ldlers. His ability to turn? ether it be a bull session
or a study session, has fm ,QM A sasset. Always full of pep
and spirit, "Finich" helpe, ii Ai gh ing Academy teams on to
greater endeavors. Tony'sil Fifi- 51:11 ays high, took an increased
jump with the introduction Q f ii. 3 -oolmarm. Tony looks forward
to a billet in Maine and engine -ti - uty.
gggggljf T7 'TWT ""c T TTTQ'
j'ni57"if 22,2 ifi' if , ,f f
f-f-si.-wr' .vu-f A-fi-'-+1-M--Hu e1+wcwwrfvs-v:ff:wv"f'e--vs
Ronald Eugene F ritz
Rheinholt came to the Academy with a firm determination of giving it every-
thing he had and becoming a Coast Guard officer. Rarely losing sight of this
goal, he was one of the made '65 famous. His easy going personality,
fostered by the spirit of Company and second class summer, ena-
bled him to make friends ,Early in his cadet career, calculus gave him a
little challenge, but, as witFg5veiryth'ing else, with hard work and efficient organ-
ization, he made the gradegfandfgiwent one to pack a star. Originally a football
player, Hansel traded in fora wrench when he became engineering of-
ficer on the CONGAR during i'i' ,secondfclass year. One of the very few in the
class, he can be proud of havingg the same girl all four years. The future sees
Ron and Susie happily married livingfin the Fifth District. The best of luck goes
to a very sincere friend.
"'T77'?r ,7'7r77.r:w,ffgrvM-fesys-,vyvjff-'7re7ff'1.f rent ff l' A M
-. vpygqvjgqywgygqawk 14:-.v-apply-fs-wsf. A- -ug -agar --A 4-ew -k t.
V I,-7 lv l,,,dfyfvy1rw'wwn.F',.f,,,?,?.,.Y,yy7-yw jy7vwn-Q-ff1-My .,,, .,.....Wf1,.,,...,,v.., ,,..f,..,.....,,.,.,...,.,.,, ,.,..,...,..,-,.',., ,agp
A V ' Alu-fn , L if-I . , f , , , ,
X, , -gf, fl- ,3 ,L '53, I 111,10 . -Il,-X' -'l+v',4 f ,ffl ff ' ' ' - :r'
' YIJJ been .4
.. - 1 . ,.. 4. . f I - . -- V .
9 Westminster Senior High School
Yacht Squadron 3 21 Glee Club 3 Hi Fl Club
4,3,2,1g Protestant Choir 4 Football 4
J,-' V . . '
-L-T-"?114-'74 g' """'
Pvjgmyy-5 f ff'?"'Y"P'l"'T-'I ,d,v4lav.4 ' f-rg-1 ,om
E. 5 3
'N-3 'I , :::n.q:: rx
fl 35 ,nf
E. 'Is 1 Q
2 3 3 it
1 1 f
4 R 1- g. 15 .
U ,NIM , fa
PEAKS ISLAND, MAINE
Portland High School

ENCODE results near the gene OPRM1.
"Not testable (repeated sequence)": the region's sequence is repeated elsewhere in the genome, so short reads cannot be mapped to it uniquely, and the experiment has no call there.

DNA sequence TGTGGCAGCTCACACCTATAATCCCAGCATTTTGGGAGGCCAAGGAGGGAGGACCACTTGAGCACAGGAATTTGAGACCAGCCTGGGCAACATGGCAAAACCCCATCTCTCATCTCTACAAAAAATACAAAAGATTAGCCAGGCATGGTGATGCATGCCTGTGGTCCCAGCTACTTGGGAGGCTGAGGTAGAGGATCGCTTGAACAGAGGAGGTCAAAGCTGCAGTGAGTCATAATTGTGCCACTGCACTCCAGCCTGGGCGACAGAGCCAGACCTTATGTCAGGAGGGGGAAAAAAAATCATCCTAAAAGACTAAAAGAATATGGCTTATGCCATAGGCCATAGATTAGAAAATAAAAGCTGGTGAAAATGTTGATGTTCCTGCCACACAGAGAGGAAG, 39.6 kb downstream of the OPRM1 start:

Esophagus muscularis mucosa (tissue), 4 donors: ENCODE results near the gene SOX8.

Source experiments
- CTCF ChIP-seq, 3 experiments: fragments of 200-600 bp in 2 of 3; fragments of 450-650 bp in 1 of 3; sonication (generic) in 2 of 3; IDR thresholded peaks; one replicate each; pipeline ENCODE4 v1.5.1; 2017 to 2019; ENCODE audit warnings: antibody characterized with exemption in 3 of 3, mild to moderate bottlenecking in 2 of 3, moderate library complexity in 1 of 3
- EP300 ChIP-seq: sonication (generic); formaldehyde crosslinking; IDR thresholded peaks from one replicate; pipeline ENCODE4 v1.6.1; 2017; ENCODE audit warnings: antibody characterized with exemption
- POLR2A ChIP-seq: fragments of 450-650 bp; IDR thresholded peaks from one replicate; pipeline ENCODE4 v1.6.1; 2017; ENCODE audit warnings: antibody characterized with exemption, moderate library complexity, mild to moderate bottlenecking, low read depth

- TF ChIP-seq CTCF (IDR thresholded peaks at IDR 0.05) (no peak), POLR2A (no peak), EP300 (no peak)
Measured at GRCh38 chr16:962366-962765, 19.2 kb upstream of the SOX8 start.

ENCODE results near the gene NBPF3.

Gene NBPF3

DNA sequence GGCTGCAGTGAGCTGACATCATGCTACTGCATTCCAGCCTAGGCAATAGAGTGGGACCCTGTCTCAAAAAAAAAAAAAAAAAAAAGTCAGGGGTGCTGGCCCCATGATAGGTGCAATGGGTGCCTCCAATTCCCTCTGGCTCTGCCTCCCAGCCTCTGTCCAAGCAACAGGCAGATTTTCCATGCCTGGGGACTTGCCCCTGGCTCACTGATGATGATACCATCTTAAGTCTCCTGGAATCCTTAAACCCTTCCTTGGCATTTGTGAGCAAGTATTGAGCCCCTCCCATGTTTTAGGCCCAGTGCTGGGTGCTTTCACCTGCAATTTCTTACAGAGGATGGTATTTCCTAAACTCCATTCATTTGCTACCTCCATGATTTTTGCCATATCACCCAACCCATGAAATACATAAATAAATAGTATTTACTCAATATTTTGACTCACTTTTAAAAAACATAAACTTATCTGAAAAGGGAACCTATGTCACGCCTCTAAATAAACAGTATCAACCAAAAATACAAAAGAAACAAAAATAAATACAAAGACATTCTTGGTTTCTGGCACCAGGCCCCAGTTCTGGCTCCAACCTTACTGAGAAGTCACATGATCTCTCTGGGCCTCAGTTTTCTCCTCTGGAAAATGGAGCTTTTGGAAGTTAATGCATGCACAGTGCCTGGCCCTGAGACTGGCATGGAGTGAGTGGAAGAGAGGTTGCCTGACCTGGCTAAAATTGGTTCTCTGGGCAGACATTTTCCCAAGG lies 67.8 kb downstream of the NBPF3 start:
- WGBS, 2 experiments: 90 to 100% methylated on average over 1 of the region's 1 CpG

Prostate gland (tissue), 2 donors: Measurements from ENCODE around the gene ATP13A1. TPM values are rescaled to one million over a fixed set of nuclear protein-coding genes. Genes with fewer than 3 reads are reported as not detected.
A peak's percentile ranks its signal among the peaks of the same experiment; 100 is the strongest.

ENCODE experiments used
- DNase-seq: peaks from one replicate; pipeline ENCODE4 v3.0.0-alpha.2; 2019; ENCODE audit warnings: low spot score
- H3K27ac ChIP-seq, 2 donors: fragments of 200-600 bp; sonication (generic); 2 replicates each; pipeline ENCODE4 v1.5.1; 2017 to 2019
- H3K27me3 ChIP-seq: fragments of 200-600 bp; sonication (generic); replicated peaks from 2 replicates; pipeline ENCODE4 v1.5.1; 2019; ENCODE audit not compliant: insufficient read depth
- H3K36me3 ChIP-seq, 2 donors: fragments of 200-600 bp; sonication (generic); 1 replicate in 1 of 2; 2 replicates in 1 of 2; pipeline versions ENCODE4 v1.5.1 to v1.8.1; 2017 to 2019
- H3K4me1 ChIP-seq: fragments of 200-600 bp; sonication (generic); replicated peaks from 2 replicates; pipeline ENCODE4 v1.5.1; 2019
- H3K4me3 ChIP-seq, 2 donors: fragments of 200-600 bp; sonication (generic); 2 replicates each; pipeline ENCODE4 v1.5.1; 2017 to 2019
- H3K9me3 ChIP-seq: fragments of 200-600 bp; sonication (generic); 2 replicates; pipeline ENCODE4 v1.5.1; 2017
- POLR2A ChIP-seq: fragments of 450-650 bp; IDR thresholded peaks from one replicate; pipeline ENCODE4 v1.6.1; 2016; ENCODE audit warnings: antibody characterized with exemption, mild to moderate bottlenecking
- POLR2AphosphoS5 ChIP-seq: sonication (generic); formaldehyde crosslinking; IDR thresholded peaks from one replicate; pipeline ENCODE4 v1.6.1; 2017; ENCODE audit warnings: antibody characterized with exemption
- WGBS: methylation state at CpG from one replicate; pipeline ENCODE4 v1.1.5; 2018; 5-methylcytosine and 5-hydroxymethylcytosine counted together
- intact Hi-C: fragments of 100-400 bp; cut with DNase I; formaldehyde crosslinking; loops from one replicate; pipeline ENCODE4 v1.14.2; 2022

Yacht Squadron 4,3,2,13 Rifle 43 Swimming 43
Soccer 4,33 Glee Club 4,3,2,13 Protestant Choir
Philzlb Radclf Fuller
M- Phil came to the Academy from the woodlands of Maine. Leaving behind, only
temporarily, his love for the outdoors,,gP,h'l went to work with all his various tal-
ents at C.G.A. For two years4dy,r3iggQgi1l1Qf 3 be found on the soccer
""""'f"" field. Playing a hard game,atifullbaQk,'fPhi if-'i"2ri54i addition to the team.
Phil has-also added muchxjto 33,.. Wctivities anduyachting. ln
the Manitou, Phil has found fonefedefigi' his old life in Maine.
As crew chief of the Teragram, 'ii nd Phil out on the- blue,
shaping his crew into a fine working teggm. Xe -,gg leave quite everything at
h0mQQ for on some weekends, s5PhilEMoi3'1d ' , ollyoke College to see a
certain lass named Janie. Phil has learngd c ggi- -Y' the sea while at the Acad-
emy, and this knowledge combiiiedfwitljjtgmi ix e t work in the classroom will
Q 4 make Phil a fine addition to theierigce tgirl ailing. When June rolls around
, the Academy's loss of a good 1 service's gain of a fine officer.
77'iff 77?7Q7""'7T"7"""7""" ""7 ' .' """" " """"'i+'.7"""""7'-?'f!""'f' "'1""fff7T'777T7'T"'fU?',"" - ,' f ' ,r
"z ' " ' ' "" ' ""-""'f' :'fk - 'ff-2'-4'1" -'H-L1-et - f--'- 1 ---f-'39--M -- -ff 3 t-L f-1-suiivbf'-Hull? .. - -. - V . ,V-. .
1 , , f 'F' '17 I I X
..4....------,-...-.-.4 -,---- , .--' -f-fi - - f,- W-4. f-ff " m --M 3--evwfv-1-ufcfvsvcrfsfav-He - , '
'W -'M----1--Ava... .... ,...,. . - -... A,..,... . Y. - . . -M -v N..-.....-Y..--f..-p,-Y-.4v.ff..' Tf- ,. ...,. . .....,,:, - V ,W -
Al ,Q 5-'
,C 1 1
5 E 4 E 3
RQ-Og! fr ,
Wachusett Regional High School